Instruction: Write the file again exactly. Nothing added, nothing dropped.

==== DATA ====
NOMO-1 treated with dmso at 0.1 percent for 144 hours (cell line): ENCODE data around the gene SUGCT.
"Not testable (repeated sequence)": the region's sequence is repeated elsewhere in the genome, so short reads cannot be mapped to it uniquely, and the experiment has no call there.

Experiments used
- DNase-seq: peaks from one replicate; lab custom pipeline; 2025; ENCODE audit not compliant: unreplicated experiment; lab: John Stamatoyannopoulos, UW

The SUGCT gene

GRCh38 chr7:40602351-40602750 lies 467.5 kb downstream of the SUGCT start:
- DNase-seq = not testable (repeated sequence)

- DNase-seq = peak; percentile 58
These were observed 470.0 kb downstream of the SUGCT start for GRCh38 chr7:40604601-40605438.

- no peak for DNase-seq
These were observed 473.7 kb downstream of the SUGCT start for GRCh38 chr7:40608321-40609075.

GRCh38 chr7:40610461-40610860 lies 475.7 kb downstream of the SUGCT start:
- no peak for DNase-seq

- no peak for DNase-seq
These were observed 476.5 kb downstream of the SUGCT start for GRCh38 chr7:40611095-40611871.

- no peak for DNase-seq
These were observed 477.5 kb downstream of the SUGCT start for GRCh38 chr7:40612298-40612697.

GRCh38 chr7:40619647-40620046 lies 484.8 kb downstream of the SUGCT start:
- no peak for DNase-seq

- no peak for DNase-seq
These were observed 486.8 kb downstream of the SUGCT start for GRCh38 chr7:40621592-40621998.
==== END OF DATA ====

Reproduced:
NOMO-1 treated with dmso at 0.1 percent for 144 hours (cell line): ENCODE data around the gene SUGCT.
"Not testable (repeated sequence)": the region's sequence is repeated elsewhere in the genome, so short reads cannot be mapped to it uniquely, and the experiment has no call there.

Experiments used
- DNase-seq: peaks from one replicate; lab custom pipeline; 2025; ENCODE audit not compliant: unreplicated experiment; lab: John Stamatoyannopoulos, UW

The SUGCT gene

GRCh38 chr7:40602351-40602750 lies 467.5 kb downstream of the SUGCT start:
- DNase-seq = not testable (repeated sequence)

- DNase-seq = peak; percentile 58
These were observed 470.0 kb downstream of the SUGCT start for GRCh38 chr7:40604601-40605438.

- no peak for DNase-seq
These were observed 473.7 kb downstream of the SUGCT start for GRCh38 chr7:40608321-40609075.

GRCh38 chr7:40610461-40610860 lies 475.7 kb downstream of the SUGCT start:
- no peak for DNase-seq

- no peak for DNase-seq
These were observed 476.5 kb downstream of the SUGCT start for GRCh38 chr7:40611095-40611871.

- no peak for DNase-seq
These were observed 477.5 kb downstream of the SUGCT start for GRCh38 chr7:40612298-40612697.

GRCh38 chr7:40619647-40620046 lies 484.8 kb downstream of the SUGCT start:
- no peak for DNase-seq

- no peak for DNase-seq
These were observed 486.8 kb downstream of the SUGCT start for GRCh38 chr7:40621592-40621998.